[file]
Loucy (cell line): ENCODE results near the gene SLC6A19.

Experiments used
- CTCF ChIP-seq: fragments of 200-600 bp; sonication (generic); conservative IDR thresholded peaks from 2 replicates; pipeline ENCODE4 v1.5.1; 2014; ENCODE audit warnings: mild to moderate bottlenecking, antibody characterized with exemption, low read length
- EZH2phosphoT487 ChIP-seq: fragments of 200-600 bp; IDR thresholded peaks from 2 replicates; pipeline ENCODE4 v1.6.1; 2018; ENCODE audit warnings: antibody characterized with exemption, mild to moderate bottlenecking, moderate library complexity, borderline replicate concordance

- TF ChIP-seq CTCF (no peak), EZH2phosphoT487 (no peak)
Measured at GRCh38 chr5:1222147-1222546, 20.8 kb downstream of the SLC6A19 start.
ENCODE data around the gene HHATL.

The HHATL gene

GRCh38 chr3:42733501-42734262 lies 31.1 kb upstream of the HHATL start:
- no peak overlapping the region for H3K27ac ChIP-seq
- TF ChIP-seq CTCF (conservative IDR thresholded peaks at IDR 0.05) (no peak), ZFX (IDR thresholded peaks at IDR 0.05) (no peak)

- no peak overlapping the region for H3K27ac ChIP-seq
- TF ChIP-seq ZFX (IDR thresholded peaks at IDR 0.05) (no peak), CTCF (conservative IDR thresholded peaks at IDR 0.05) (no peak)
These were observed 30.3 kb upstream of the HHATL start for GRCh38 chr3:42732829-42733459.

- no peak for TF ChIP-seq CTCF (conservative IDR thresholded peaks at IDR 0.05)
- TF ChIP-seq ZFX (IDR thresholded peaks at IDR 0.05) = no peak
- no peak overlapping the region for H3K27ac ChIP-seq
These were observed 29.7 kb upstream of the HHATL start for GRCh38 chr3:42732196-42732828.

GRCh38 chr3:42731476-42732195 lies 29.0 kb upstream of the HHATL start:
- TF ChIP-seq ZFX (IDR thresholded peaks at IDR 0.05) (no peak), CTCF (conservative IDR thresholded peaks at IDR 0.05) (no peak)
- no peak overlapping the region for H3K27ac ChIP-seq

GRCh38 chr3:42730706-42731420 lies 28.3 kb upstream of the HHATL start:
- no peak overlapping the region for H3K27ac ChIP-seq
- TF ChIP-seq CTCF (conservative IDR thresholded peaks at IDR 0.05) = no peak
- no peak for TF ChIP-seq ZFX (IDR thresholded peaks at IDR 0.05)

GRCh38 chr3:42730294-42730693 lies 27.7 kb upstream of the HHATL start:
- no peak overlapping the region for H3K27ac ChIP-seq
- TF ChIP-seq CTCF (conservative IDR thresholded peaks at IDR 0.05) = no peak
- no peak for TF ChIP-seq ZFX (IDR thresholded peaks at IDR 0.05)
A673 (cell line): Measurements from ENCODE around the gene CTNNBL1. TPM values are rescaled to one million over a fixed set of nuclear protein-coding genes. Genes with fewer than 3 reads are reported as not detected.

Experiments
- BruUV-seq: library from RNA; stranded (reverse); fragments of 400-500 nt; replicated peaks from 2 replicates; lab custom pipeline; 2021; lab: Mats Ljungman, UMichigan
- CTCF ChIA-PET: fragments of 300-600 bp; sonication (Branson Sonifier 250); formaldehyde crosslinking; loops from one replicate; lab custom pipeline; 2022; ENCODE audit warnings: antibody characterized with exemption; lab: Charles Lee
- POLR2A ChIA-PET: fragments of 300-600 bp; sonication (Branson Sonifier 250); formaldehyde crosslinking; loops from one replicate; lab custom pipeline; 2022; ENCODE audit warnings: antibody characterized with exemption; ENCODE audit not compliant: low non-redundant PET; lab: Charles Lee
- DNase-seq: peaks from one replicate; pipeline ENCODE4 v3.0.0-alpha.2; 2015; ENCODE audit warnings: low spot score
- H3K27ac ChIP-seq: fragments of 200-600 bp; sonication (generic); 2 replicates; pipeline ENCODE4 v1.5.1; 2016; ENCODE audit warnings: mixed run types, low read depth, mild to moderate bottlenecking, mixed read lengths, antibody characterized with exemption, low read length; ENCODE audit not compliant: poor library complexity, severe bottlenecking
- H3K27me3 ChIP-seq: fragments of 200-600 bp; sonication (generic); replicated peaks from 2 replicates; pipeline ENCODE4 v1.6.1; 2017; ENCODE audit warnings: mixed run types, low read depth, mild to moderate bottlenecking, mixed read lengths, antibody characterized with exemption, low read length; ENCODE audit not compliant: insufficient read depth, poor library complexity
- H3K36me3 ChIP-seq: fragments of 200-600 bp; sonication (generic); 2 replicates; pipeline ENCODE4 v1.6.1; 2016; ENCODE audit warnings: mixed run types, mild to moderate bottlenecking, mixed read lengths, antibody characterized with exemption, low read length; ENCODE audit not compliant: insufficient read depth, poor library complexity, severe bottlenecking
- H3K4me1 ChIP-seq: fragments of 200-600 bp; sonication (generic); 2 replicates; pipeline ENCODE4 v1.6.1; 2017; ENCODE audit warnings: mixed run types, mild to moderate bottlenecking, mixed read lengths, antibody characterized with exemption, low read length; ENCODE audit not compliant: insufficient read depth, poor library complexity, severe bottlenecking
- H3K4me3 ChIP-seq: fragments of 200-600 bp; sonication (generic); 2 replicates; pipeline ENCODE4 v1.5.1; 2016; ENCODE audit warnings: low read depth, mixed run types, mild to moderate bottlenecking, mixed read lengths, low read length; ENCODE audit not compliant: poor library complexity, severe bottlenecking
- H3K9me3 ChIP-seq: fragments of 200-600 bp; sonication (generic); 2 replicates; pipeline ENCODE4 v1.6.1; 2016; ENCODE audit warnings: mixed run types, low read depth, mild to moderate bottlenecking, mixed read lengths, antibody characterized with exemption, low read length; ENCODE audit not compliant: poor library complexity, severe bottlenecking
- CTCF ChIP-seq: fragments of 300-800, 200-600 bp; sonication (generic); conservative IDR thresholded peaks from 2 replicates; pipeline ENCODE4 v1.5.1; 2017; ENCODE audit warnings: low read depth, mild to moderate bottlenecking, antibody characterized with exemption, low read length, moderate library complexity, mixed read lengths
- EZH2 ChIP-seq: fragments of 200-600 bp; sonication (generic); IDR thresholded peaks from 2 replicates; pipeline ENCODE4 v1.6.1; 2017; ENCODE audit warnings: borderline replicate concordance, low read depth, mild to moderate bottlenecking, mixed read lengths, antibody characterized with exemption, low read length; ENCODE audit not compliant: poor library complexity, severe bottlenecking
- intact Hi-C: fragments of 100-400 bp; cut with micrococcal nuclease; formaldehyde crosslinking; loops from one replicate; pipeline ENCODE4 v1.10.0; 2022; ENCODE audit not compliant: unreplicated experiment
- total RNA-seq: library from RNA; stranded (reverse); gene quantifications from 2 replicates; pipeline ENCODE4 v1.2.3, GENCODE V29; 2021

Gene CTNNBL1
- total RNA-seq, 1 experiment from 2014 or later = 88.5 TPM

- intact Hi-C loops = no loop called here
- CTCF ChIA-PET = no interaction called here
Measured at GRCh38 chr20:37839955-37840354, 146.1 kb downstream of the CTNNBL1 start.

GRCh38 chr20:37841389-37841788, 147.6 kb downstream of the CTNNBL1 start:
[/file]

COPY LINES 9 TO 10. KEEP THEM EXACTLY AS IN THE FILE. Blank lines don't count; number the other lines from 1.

GRCh38 chr3:42733501-42734262 lies 31.1 kb upstream of the HHATL start:
- no peak overlapping the region for H3K27ac ChIP-seq